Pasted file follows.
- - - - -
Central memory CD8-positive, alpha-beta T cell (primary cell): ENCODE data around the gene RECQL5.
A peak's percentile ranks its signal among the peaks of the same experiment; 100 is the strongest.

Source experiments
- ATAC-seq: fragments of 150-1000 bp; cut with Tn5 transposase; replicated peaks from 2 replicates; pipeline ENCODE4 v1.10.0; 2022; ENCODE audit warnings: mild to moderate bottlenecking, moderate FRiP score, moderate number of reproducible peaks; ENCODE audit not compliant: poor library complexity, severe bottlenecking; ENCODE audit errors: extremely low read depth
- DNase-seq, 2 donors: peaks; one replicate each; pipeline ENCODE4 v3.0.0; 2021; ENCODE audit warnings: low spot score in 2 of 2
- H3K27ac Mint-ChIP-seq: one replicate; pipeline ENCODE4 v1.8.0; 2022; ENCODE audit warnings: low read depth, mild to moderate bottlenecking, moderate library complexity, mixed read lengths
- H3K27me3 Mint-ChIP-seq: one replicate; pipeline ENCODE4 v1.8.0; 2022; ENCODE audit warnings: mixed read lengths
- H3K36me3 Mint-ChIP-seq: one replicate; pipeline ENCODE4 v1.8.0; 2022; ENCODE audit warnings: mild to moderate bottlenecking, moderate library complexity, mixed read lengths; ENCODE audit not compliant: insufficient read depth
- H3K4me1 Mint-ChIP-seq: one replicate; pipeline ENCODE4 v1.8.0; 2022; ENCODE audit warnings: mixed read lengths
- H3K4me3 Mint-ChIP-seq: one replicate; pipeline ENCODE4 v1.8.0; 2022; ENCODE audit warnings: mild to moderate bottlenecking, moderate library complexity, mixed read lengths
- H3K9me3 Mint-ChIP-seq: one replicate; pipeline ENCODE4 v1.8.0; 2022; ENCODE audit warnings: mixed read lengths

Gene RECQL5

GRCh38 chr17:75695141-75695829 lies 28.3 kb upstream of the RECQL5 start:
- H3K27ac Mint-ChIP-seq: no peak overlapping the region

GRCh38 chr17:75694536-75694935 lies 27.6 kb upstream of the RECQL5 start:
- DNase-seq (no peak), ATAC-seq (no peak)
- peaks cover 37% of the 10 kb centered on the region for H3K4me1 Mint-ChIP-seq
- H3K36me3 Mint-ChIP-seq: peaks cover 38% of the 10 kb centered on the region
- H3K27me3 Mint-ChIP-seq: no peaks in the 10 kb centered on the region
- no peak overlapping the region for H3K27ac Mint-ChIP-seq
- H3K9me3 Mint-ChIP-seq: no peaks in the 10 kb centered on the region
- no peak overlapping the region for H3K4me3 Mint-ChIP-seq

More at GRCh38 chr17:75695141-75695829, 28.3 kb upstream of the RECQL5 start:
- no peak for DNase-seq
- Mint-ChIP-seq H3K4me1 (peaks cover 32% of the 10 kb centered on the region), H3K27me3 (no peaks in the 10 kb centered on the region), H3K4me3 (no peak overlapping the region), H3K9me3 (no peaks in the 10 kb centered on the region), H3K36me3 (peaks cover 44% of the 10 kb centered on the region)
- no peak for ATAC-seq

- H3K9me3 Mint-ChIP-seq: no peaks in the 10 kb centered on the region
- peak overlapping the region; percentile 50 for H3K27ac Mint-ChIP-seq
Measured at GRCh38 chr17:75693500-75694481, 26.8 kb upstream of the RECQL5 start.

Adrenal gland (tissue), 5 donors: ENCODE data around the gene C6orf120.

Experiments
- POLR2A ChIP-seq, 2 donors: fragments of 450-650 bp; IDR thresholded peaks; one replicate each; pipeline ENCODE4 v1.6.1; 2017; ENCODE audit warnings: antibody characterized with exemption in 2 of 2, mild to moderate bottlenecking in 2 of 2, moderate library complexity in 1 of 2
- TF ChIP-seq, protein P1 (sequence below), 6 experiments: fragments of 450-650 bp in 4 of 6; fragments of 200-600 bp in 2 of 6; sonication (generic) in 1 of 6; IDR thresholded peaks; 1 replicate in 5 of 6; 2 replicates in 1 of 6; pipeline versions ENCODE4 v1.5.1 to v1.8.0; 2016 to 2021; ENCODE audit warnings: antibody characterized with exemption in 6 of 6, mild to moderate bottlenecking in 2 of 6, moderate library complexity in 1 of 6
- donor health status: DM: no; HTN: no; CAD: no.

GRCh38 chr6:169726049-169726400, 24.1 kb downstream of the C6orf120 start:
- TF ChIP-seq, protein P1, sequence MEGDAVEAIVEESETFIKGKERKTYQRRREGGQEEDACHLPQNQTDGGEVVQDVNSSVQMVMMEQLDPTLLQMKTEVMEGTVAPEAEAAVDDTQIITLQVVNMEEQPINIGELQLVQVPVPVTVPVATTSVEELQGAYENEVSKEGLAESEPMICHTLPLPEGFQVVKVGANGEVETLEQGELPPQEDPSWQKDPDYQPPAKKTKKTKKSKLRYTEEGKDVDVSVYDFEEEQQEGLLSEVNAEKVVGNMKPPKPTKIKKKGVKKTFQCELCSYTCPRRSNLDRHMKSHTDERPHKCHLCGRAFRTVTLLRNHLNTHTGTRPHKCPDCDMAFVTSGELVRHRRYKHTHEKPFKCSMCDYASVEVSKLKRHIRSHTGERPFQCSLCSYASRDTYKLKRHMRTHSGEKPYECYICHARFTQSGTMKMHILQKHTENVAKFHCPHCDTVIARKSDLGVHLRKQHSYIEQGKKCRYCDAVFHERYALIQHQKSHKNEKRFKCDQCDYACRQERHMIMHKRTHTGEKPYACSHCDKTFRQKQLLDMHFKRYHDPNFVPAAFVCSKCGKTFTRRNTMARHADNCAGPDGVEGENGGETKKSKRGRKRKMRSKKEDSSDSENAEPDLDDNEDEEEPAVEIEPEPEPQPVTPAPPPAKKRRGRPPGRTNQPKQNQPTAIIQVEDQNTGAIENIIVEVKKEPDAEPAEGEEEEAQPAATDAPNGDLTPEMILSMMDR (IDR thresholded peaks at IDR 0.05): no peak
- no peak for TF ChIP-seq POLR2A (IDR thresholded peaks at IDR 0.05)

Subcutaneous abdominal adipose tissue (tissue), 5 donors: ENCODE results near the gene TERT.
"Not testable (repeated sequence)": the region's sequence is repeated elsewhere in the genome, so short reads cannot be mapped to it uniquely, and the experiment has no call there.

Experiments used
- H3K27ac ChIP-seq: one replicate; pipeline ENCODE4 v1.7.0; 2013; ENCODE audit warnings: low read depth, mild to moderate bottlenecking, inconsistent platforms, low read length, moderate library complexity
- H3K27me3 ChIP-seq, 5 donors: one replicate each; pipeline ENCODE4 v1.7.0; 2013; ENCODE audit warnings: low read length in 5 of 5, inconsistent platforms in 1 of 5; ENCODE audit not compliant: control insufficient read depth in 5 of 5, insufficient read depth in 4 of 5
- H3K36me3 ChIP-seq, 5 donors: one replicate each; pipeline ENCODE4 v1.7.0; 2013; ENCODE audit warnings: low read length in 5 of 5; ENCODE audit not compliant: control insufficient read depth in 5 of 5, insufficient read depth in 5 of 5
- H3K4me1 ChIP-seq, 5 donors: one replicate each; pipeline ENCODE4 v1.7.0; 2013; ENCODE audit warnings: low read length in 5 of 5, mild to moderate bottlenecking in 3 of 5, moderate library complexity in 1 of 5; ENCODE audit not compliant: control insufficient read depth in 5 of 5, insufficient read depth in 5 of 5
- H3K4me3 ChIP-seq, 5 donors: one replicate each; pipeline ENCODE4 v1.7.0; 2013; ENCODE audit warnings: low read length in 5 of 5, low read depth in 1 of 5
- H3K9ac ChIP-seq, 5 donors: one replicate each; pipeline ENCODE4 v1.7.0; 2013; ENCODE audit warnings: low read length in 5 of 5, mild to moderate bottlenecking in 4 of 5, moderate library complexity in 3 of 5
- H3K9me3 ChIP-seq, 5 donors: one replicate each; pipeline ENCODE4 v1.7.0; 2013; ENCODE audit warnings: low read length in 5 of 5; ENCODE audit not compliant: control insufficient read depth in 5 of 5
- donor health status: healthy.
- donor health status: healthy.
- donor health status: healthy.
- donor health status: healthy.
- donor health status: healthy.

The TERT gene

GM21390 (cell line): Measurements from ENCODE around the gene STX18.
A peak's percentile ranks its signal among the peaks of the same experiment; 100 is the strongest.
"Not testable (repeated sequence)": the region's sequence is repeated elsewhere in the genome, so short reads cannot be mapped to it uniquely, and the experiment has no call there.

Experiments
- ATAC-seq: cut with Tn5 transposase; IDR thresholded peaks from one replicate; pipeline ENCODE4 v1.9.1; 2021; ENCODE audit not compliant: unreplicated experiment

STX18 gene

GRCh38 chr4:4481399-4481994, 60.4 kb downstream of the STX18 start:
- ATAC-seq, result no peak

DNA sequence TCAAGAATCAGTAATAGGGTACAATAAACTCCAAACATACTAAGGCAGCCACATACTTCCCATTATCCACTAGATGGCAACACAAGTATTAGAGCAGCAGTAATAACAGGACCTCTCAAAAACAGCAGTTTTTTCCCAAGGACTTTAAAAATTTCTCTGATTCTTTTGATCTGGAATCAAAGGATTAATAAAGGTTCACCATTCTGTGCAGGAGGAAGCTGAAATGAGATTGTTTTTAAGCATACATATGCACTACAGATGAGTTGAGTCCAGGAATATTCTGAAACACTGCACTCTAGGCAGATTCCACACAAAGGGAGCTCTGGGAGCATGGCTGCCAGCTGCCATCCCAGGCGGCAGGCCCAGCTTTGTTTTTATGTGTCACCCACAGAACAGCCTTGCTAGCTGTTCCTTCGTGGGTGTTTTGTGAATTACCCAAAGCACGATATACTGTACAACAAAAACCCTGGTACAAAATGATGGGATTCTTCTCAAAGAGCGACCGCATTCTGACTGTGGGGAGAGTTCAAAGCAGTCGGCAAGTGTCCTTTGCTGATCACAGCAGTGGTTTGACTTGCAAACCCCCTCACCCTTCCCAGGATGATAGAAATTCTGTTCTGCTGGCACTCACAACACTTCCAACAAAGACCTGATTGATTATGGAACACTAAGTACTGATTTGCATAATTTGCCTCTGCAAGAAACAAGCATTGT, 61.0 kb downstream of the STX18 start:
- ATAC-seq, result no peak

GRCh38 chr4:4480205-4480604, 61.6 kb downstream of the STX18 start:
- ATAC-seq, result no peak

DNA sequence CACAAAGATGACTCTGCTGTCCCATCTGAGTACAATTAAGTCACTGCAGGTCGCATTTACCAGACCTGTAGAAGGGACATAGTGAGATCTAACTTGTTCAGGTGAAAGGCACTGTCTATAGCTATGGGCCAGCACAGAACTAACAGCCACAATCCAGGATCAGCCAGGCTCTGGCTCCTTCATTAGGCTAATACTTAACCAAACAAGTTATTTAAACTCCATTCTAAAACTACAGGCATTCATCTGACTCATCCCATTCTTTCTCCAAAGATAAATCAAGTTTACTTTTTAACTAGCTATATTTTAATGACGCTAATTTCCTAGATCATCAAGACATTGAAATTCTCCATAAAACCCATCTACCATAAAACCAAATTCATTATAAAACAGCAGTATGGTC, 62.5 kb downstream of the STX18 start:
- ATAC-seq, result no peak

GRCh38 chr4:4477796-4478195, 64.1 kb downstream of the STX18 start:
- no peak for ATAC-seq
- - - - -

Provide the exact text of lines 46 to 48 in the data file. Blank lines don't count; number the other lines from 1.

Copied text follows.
- H3K9ac ChIP-seq, 5 donors: one replicate each; pipeline ENCODE4 v1.7.0; 2013; ENCODE audit warnings: low read length in 5 of 5, mild to moderate bottlenecking in 4 of 5, moderate library complexity in 3 of 5
- H3K9me3 ChIP-seq, 5 donors: one replicate each; pipeline ENCODE4 v1.7.0; 2013; ENCODE audit warnings: low read length in 5 of 5; ENCODE audit not compliant: control insufficient read depth in 5 of 5
- donor health status: healthy.